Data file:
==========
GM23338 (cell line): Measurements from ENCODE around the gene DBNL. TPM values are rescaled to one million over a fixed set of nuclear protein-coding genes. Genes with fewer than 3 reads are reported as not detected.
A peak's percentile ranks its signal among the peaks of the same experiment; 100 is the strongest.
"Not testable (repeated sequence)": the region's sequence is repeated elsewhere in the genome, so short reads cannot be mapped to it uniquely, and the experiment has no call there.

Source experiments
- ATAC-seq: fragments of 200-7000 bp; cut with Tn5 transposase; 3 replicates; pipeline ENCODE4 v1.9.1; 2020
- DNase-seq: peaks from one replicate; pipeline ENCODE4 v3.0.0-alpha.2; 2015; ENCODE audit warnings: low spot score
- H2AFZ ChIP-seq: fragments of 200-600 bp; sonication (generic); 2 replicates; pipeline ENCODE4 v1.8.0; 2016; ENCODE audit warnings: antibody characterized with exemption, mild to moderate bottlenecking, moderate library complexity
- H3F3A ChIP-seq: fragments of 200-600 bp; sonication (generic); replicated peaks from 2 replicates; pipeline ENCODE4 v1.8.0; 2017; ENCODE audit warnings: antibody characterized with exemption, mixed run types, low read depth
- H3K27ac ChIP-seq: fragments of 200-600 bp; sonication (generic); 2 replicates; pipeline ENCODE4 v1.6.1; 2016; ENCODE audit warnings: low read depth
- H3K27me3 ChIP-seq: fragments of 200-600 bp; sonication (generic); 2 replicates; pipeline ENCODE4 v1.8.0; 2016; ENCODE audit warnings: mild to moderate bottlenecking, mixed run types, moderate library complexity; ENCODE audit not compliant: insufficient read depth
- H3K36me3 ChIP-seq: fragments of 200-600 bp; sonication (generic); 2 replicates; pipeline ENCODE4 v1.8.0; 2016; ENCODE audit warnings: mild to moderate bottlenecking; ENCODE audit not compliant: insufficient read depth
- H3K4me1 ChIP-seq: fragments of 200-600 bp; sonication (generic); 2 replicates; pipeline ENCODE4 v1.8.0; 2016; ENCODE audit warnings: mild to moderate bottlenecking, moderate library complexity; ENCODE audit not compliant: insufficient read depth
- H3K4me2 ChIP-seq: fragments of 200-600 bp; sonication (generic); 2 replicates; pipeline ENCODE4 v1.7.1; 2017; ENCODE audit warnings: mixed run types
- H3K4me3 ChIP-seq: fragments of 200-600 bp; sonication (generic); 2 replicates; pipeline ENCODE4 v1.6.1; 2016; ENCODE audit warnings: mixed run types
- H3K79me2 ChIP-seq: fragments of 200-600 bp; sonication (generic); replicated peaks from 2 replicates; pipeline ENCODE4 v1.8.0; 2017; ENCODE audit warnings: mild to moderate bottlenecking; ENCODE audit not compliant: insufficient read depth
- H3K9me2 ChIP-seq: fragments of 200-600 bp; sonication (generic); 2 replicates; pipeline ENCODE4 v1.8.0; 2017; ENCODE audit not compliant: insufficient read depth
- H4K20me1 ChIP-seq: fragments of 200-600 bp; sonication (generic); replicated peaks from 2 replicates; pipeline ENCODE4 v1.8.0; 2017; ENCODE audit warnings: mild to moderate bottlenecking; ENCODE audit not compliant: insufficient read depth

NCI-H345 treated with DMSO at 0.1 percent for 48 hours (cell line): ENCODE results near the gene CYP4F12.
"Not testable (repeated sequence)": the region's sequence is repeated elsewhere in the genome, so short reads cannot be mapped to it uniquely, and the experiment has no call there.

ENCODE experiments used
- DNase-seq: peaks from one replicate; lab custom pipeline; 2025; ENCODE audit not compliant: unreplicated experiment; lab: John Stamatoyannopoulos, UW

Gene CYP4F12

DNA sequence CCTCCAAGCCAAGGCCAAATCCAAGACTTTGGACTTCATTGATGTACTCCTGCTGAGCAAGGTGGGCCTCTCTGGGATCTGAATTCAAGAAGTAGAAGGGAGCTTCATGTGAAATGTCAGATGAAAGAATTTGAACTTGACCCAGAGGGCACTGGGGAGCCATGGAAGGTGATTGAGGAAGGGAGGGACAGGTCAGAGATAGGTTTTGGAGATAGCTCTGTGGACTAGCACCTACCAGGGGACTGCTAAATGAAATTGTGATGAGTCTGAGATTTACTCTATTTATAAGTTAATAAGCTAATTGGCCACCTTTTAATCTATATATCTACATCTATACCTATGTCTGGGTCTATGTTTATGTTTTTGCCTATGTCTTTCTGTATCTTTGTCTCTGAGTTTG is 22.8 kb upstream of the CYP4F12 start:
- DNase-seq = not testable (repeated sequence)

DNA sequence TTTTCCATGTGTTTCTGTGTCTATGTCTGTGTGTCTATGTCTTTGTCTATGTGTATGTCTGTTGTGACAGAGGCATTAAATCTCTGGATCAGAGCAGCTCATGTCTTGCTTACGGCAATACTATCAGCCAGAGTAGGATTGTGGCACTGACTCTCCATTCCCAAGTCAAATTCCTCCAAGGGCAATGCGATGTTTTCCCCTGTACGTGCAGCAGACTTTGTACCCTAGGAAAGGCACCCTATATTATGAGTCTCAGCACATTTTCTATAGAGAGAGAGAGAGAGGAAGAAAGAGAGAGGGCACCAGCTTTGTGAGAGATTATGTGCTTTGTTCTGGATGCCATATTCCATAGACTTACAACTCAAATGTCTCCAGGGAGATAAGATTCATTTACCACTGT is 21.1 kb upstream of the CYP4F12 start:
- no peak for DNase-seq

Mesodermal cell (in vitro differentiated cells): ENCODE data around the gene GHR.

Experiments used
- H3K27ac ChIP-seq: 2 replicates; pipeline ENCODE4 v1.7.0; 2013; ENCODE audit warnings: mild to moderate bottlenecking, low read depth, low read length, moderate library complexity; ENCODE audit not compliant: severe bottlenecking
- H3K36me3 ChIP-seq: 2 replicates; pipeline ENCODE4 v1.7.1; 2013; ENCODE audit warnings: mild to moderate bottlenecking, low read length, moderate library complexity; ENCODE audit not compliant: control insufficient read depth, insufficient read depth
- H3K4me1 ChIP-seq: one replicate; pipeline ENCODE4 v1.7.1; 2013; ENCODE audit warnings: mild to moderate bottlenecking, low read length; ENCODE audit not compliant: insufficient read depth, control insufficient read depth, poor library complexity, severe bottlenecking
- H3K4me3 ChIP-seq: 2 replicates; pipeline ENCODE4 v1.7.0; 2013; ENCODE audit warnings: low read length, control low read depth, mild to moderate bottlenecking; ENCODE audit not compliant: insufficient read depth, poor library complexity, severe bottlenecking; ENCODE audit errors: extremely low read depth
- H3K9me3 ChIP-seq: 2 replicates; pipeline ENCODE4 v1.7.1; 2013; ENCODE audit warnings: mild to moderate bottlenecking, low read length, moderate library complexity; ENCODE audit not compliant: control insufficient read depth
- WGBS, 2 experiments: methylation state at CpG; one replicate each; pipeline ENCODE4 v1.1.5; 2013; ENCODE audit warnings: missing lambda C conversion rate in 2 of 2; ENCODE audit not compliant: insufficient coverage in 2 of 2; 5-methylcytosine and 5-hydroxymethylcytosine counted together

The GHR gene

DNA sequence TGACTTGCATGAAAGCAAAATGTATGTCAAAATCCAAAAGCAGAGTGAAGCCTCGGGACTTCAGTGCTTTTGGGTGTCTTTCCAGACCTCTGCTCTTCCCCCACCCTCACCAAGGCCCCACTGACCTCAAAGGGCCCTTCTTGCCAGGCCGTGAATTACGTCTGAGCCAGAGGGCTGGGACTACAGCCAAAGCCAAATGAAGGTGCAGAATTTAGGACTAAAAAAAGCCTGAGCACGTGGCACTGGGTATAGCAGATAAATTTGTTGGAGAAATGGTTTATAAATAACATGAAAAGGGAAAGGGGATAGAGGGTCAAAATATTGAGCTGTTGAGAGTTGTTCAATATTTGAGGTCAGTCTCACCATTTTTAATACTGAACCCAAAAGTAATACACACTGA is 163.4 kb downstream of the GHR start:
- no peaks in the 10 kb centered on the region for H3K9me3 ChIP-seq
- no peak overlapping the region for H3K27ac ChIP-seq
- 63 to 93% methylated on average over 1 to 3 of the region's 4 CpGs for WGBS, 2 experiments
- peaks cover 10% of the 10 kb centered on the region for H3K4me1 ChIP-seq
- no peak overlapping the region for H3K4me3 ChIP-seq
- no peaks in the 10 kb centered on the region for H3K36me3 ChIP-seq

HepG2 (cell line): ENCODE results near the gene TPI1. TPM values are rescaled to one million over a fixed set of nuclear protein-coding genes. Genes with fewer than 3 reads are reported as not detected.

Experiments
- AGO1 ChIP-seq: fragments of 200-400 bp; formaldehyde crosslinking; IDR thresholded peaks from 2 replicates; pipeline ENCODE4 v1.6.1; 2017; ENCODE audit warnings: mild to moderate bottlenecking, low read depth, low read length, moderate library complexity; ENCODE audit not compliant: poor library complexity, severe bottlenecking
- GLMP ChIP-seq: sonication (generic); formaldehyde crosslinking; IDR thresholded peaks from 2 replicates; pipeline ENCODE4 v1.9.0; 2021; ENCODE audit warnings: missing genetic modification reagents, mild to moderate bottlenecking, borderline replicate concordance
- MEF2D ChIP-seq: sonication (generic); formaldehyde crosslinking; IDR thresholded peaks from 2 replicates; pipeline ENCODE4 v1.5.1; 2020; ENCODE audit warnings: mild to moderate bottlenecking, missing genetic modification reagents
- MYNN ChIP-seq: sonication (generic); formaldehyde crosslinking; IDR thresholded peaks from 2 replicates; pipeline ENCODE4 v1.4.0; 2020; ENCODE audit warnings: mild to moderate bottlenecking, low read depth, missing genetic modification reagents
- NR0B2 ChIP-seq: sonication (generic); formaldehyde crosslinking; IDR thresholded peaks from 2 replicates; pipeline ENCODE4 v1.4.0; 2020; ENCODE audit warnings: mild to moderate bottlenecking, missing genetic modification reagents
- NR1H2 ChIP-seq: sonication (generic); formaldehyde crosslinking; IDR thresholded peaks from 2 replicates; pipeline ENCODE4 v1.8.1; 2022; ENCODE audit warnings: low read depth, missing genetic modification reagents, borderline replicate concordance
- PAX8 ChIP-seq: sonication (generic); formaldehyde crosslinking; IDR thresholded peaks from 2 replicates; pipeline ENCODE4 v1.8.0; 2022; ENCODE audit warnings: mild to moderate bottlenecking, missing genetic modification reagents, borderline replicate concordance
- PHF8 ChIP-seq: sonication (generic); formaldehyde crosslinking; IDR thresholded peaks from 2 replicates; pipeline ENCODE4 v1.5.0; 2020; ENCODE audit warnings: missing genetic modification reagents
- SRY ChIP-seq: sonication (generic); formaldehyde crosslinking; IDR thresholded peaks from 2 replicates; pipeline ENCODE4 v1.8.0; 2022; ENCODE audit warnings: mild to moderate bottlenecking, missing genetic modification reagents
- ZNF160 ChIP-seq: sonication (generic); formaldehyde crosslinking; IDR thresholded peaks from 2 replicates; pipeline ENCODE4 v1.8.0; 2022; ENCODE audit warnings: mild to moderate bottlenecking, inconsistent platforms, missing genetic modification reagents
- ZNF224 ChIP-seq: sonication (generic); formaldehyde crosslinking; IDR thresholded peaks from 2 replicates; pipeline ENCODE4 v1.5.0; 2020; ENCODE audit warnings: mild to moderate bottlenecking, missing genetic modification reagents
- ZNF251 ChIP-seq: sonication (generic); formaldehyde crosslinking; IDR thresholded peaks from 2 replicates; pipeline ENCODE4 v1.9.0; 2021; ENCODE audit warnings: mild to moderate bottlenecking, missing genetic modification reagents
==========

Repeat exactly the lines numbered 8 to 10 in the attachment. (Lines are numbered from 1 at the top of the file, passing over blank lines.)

- H3F3A ChIP-seq: fragments of 200-600 bp; sonication (generic); replicated peaks from 2 replicates; pipeline ENCODE4 v1.8.0; 2017; ENCODE audit warnings: antibody characterized with exemption, mixed run types, low read depth
- H3K27ac ChIP-seq: fragments of 200-600 bp; sonication (generic); 2 replicates; pipeline ENCODE4 v1.6.1; 2016; ENCODE audit warnings: low read depth
- H3K27me3 ChIP-seq: fragments of 200-600 bp; sonication (generic); 2 replicates; pipeline ENCODE4 v1.8.0; 2016; ENCODE audit warnings: mild to moderate bottlenecking, mixed run types, moderate library complexity; ENCODE audit not compliant: insufficient read depth